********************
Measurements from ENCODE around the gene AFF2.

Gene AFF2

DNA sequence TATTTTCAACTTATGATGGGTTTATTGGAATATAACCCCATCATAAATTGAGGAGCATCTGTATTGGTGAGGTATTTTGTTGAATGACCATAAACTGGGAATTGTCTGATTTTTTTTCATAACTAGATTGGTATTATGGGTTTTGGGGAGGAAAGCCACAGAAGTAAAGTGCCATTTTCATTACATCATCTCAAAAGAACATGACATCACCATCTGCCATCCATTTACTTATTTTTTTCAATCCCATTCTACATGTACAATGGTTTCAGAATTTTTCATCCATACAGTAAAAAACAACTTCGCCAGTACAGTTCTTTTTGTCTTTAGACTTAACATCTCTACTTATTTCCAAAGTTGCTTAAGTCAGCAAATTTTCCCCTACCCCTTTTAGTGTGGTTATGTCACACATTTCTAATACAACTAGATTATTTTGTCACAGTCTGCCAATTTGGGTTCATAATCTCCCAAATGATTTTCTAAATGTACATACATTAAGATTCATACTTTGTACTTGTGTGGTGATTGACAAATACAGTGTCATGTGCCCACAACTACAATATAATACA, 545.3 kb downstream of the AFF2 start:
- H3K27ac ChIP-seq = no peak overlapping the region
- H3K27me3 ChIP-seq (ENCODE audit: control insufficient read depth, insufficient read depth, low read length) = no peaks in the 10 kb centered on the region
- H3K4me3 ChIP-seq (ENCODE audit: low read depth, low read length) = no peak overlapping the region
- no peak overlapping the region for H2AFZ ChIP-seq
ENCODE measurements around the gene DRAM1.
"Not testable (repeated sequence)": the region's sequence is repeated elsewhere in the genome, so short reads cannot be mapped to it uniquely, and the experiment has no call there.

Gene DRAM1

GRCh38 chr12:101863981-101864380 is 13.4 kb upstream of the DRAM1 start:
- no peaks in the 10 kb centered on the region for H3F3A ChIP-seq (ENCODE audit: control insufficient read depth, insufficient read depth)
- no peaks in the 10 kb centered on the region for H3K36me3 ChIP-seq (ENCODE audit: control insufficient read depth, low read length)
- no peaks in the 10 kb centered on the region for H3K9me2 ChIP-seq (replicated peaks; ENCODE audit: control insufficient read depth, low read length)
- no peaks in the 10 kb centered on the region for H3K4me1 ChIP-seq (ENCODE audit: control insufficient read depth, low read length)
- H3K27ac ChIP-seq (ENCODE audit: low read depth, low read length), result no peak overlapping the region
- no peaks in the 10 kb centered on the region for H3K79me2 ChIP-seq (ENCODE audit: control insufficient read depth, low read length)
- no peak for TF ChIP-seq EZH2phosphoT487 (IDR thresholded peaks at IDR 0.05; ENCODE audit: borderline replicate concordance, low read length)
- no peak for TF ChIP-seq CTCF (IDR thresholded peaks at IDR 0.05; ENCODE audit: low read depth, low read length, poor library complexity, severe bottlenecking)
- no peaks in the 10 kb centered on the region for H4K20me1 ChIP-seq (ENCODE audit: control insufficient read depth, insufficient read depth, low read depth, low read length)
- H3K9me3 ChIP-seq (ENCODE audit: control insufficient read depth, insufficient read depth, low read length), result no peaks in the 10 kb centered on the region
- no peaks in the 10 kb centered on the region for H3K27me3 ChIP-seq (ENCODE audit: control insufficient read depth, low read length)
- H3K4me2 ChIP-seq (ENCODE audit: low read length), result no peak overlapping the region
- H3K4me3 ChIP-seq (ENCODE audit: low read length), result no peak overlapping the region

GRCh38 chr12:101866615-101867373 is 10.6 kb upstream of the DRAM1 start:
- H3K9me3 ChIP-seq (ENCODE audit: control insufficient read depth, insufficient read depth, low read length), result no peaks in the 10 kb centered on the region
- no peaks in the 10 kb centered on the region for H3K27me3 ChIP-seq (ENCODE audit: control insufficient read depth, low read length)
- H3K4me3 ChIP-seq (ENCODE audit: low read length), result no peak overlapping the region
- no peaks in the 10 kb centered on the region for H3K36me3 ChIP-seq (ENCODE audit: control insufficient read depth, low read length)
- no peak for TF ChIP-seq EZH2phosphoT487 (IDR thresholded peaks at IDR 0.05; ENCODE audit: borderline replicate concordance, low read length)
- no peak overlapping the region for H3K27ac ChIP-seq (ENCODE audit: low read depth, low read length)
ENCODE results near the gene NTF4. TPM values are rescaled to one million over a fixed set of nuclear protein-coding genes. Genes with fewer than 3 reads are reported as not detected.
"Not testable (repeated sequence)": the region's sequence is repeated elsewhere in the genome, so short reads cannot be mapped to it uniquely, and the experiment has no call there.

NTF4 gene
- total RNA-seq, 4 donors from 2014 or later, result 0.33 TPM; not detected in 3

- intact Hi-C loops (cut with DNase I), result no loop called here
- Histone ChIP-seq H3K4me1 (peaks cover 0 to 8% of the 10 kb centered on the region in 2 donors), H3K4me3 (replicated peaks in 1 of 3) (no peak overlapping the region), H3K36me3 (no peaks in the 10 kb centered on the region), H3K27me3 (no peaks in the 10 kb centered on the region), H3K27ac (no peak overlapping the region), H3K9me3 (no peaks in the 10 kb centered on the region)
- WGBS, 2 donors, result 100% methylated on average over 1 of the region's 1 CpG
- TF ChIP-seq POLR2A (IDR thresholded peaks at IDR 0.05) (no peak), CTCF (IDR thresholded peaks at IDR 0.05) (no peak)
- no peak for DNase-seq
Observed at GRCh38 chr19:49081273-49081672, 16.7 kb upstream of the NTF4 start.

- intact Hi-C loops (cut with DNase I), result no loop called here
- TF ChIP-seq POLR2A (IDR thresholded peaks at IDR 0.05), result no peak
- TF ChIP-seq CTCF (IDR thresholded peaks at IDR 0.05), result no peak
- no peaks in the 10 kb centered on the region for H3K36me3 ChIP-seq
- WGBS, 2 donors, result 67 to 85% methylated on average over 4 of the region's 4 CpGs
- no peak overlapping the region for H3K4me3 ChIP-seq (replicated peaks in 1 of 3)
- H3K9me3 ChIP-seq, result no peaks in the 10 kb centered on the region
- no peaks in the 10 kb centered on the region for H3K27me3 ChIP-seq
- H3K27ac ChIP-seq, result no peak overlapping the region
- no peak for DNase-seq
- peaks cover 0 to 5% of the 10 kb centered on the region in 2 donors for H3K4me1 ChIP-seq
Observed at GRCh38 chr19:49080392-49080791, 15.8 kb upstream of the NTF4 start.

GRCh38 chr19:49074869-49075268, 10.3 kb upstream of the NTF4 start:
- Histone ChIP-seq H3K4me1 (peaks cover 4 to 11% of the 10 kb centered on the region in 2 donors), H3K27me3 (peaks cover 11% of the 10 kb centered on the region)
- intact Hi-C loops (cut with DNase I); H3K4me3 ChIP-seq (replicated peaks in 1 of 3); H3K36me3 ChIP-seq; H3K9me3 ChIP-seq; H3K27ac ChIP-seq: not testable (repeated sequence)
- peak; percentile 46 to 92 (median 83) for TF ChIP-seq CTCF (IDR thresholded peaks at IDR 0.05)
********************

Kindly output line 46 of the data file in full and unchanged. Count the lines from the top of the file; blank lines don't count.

- WGBS, 2 donors, result 67 to 85% methylated on average over 4 of the region's 4 CpGs